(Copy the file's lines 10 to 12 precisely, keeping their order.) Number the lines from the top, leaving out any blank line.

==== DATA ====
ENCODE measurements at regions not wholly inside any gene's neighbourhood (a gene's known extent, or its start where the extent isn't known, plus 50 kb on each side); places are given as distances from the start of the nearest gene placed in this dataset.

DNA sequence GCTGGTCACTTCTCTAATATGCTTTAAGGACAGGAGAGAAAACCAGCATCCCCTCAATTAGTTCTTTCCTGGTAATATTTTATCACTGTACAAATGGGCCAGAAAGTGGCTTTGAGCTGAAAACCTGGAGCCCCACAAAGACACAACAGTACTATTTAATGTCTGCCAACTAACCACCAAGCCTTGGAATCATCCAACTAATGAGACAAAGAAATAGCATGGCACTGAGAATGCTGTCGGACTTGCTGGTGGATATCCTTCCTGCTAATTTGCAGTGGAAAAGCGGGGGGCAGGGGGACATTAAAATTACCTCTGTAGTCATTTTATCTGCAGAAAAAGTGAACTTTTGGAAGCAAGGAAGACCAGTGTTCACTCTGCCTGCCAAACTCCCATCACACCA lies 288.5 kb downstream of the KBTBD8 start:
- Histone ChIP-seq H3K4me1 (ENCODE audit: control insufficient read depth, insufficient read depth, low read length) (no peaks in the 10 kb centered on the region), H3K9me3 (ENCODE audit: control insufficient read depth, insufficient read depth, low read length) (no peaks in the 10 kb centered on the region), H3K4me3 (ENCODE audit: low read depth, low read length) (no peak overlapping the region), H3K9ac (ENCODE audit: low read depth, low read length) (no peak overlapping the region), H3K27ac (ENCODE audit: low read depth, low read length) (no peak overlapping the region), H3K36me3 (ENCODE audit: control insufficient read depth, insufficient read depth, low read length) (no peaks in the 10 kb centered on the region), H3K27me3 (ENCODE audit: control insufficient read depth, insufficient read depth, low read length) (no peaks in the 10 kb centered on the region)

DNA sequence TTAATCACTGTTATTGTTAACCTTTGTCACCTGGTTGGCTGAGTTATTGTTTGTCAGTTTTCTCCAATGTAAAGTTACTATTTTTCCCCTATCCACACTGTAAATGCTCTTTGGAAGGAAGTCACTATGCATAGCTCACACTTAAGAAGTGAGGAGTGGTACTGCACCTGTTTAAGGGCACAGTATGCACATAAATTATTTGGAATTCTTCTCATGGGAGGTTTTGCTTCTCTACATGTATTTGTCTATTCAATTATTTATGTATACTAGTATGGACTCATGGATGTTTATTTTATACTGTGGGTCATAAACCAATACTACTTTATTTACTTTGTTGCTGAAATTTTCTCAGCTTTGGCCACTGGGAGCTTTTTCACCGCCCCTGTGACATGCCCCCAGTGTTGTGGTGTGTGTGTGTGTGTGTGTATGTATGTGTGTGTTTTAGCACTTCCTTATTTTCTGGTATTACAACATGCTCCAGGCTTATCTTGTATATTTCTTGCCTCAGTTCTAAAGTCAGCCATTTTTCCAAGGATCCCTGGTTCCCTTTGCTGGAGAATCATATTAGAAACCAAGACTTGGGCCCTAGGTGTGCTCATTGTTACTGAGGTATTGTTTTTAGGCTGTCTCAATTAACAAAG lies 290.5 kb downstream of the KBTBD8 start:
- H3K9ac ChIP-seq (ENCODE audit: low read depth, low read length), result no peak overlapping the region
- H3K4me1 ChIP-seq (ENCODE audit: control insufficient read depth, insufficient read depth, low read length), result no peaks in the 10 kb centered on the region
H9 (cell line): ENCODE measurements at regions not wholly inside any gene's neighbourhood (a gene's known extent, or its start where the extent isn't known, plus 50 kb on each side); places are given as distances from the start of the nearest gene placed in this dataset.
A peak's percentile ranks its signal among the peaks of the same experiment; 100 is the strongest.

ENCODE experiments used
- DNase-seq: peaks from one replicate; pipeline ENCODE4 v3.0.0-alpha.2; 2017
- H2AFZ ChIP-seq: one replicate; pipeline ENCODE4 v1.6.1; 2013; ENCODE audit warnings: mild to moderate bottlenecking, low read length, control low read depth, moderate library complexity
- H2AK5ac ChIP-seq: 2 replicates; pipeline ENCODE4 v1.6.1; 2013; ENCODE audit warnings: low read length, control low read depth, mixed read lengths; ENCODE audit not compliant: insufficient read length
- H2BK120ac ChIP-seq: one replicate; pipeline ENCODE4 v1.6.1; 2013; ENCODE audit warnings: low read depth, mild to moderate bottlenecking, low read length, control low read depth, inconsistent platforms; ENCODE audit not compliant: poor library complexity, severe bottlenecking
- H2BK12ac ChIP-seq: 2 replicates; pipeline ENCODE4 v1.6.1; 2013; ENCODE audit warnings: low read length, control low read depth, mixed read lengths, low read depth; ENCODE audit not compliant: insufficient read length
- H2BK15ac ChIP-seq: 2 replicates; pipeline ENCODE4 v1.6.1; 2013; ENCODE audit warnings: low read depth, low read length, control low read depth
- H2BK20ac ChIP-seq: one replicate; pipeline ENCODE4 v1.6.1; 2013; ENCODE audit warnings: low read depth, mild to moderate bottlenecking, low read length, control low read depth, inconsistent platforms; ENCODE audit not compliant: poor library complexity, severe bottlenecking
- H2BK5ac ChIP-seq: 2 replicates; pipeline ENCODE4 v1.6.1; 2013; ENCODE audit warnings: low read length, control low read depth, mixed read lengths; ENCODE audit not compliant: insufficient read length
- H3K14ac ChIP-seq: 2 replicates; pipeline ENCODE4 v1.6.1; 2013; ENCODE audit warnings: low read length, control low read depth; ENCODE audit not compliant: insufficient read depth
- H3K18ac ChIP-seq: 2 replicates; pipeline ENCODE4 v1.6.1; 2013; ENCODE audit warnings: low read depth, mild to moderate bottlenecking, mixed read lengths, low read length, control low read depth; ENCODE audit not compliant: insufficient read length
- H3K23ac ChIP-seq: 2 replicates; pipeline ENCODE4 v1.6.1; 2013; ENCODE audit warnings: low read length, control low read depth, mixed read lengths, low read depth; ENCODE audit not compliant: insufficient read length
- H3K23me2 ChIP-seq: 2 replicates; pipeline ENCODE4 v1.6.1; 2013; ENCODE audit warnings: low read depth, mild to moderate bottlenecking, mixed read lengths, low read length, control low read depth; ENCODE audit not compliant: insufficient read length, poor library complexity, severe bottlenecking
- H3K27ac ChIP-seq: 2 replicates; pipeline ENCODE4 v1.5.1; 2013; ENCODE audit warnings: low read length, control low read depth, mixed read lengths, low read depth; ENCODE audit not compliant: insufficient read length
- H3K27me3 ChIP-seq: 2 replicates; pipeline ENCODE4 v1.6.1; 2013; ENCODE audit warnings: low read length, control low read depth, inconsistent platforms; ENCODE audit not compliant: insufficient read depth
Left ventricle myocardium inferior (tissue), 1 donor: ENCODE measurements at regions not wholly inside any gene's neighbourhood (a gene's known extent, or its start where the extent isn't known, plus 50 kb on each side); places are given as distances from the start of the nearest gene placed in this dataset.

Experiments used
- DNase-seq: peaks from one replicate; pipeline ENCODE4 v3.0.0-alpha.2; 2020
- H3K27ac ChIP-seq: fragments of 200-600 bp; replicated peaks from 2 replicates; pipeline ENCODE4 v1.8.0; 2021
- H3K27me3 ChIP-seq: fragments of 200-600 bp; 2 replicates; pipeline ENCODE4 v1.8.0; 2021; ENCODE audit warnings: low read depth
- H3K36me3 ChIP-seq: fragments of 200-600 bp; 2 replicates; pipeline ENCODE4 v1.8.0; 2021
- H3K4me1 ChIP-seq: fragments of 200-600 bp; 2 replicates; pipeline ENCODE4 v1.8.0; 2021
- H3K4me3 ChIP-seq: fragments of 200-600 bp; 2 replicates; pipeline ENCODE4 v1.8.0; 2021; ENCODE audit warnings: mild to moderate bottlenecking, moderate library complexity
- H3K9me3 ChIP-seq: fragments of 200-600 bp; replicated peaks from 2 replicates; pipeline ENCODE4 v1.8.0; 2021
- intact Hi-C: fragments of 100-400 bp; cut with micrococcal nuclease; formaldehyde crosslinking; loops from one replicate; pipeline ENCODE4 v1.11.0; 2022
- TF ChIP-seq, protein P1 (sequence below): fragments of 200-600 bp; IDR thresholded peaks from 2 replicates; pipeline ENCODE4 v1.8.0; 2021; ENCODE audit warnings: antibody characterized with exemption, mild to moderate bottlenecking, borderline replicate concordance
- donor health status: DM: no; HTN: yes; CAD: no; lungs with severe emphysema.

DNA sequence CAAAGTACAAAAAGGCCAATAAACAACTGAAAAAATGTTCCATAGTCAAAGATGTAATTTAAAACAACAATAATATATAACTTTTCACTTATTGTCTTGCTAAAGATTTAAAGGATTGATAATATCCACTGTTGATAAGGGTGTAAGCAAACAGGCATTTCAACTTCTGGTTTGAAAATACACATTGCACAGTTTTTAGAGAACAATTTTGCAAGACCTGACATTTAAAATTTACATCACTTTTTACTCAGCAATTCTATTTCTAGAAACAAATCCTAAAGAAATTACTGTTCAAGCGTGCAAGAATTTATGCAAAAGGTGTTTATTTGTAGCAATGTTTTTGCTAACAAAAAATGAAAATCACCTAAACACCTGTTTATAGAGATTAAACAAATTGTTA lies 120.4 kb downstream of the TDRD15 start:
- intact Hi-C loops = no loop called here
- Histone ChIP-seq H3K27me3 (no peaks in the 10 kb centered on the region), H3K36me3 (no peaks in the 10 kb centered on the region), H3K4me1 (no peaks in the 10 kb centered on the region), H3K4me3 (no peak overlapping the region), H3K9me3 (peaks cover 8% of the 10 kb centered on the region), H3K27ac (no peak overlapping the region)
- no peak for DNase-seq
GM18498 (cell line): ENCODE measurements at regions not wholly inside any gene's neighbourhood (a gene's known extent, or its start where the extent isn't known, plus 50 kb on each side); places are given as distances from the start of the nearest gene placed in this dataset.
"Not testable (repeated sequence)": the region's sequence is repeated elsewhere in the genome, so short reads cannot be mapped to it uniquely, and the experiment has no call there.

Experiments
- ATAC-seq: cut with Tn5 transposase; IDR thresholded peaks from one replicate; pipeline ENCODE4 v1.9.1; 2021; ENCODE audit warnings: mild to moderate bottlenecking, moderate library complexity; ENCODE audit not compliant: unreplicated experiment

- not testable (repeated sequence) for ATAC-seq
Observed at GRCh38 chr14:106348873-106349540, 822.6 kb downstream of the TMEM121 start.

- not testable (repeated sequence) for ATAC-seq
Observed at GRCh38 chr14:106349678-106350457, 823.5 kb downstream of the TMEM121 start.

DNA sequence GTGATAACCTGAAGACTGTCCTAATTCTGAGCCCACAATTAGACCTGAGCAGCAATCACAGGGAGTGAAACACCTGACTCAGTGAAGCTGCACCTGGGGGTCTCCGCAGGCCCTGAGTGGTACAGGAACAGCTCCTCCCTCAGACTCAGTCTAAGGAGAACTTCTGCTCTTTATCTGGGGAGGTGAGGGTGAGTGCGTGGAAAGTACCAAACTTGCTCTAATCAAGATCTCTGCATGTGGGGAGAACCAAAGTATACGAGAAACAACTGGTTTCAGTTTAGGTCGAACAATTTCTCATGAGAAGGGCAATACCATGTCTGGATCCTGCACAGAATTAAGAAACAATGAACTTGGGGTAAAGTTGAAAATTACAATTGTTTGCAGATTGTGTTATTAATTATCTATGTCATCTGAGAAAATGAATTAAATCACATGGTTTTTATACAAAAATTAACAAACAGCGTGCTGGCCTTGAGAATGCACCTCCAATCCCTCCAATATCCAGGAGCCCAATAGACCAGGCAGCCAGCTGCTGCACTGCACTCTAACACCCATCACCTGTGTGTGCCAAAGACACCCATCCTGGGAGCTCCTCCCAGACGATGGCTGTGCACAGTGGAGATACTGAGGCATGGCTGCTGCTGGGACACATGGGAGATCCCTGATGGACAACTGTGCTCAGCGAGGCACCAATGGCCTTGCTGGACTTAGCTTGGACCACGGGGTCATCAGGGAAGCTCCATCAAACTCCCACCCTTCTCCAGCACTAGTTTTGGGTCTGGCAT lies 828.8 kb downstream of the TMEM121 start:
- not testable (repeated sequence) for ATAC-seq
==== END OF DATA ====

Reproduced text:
- DNase-seq: peaks from one replicate; pipeline ENCODE4 v3.0.0-alpha.2; 2017
- H2AFZ ChIP-seq: one replicate; pipeline ENCODE4 v1.6.1; 2013; ENCODE audit warnings: mild to moderate bottlenecking, low read length, control low read depth, moderate library complexity
- H2AK5ac ChIP-seq: 2 replicates; pipeline ENCODE4 v1.6.1; 2013; ENCODE audit warnings: low read length, control low read depth, mixed read lengths; ENCODE audit not compliant: insufficient read length